So although the course is structured in a rather strict fashion, I still consider it as a mixture of an xMOOC and a cMOOC because it also has this communicative and knowledge sharing aspect about it. This aspect is there because it has it‘s own forum, where you can ask any questions when you are stuck in a challenge or you just want to share your experience in a certain programming language with your fellow learners or whatever. Furthermore in many cities like Vienna a group of people, learning on freecodecamp formed a facebook-group that meets up at least once a month. At these meetings usually someone gives a talk about some new developments that are happening in this scene and then people discuss their experiences and help each other with problems they might have. So there is this social and communicative aspect about the learning process within freecodecamp that makes it so interesting apart from the fun that comes with it.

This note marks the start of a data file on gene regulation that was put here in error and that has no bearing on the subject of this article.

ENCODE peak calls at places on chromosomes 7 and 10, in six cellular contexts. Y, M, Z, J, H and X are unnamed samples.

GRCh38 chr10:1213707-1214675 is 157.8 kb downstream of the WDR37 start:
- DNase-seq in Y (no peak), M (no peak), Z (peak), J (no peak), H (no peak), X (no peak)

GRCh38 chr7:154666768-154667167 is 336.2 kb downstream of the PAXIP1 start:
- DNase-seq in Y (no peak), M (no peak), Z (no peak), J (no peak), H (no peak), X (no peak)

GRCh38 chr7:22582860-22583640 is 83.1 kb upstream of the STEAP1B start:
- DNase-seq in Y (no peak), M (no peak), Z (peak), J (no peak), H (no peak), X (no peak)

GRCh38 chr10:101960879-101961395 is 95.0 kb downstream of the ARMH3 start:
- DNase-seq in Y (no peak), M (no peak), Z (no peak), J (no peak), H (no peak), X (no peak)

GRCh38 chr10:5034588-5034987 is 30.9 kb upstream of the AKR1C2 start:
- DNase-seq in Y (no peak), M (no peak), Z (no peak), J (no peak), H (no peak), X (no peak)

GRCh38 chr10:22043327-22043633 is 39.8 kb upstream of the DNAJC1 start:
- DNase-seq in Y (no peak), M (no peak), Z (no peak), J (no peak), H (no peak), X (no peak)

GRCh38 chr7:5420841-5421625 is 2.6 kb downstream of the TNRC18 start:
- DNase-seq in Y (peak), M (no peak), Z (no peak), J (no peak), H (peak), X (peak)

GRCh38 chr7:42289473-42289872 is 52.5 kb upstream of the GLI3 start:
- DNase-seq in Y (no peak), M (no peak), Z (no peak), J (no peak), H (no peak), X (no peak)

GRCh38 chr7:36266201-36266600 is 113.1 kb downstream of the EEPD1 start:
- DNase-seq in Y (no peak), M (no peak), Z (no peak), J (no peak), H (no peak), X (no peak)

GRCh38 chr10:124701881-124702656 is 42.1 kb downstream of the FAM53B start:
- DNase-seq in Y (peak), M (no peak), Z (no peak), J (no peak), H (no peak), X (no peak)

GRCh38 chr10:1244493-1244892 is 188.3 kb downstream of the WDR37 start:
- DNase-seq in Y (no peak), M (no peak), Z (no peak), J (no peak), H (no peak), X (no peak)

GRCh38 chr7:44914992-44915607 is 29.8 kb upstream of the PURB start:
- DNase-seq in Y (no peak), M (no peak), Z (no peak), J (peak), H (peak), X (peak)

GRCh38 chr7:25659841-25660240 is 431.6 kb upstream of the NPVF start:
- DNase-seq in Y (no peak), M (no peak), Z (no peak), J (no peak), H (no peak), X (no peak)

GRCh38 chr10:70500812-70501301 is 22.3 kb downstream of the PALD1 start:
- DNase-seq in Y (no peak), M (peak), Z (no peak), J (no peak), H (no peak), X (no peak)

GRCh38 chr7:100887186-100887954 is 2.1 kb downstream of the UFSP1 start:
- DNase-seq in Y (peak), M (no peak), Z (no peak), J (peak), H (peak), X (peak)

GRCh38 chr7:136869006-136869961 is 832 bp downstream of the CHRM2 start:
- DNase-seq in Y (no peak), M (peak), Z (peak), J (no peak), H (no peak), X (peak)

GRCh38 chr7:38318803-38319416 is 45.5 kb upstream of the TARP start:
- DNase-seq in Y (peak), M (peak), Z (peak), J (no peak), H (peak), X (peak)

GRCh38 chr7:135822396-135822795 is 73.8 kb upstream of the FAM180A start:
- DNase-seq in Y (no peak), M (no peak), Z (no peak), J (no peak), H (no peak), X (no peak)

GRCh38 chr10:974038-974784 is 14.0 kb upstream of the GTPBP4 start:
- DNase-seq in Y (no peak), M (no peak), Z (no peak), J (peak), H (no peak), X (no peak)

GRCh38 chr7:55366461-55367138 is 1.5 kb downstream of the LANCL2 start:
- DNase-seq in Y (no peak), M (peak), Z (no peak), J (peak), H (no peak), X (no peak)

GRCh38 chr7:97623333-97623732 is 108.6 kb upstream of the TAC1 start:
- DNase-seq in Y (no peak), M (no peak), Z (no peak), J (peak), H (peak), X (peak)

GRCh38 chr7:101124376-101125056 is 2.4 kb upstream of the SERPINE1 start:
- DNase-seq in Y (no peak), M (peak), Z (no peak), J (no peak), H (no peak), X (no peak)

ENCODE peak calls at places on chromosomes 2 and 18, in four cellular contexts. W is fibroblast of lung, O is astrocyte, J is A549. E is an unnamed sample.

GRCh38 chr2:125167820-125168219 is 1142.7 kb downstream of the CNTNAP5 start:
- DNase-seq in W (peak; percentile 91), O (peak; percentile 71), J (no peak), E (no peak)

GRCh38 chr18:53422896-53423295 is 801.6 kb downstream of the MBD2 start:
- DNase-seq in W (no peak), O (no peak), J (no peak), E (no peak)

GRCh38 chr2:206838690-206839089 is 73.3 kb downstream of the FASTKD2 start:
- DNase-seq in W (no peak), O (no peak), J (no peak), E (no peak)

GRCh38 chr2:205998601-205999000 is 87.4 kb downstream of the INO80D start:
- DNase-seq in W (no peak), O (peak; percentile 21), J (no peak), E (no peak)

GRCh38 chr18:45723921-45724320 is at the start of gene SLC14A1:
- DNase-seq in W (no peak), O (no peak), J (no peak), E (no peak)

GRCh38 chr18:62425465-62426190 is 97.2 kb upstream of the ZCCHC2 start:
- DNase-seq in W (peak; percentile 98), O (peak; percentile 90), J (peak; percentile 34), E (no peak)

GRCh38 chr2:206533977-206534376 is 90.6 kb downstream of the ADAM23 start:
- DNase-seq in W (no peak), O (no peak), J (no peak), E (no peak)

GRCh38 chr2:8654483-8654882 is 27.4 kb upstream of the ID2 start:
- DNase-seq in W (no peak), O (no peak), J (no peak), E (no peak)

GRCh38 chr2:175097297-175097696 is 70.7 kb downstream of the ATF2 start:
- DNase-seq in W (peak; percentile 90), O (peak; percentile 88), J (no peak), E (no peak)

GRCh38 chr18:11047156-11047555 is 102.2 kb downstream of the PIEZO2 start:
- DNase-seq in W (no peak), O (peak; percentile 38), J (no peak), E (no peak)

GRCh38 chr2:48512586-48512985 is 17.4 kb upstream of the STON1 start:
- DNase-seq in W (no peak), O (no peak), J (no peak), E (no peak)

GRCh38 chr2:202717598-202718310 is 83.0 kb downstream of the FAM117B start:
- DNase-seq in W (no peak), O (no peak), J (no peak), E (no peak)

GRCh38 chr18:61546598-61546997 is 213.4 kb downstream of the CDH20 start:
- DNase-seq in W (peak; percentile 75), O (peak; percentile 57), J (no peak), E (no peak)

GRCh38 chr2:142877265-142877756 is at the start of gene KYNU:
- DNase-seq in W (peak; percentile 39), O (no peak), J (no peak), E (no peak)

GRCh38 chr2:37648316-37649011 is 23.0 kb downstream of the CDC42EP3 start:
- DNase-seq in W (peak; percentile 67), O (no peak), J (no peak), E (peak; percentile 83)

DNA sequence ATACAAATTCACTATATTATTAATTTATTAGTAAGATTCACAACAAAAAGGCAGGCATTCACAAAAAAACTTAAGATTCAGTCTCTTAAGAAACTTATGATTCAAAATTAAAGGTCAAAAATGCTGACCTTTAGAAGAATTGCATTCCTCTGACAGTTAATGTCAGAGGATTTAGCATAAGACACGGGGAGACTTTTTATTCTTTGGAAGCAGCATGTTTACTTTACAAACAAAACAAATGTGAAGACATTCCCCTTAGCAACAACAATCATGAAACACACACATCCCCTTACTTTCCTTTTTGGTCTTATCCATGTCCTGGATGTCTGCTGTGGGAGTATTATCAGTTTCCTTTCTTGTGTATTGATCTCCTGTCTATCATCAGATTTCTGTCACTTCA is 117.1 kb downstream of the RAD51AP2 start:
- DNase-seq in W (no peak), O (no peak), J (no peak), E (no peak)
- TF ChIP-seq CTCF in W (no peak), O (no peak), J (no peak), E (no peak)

So I really enjoyed learning in this environment and I will definitely start again, when this semester is over and I have a bit more time.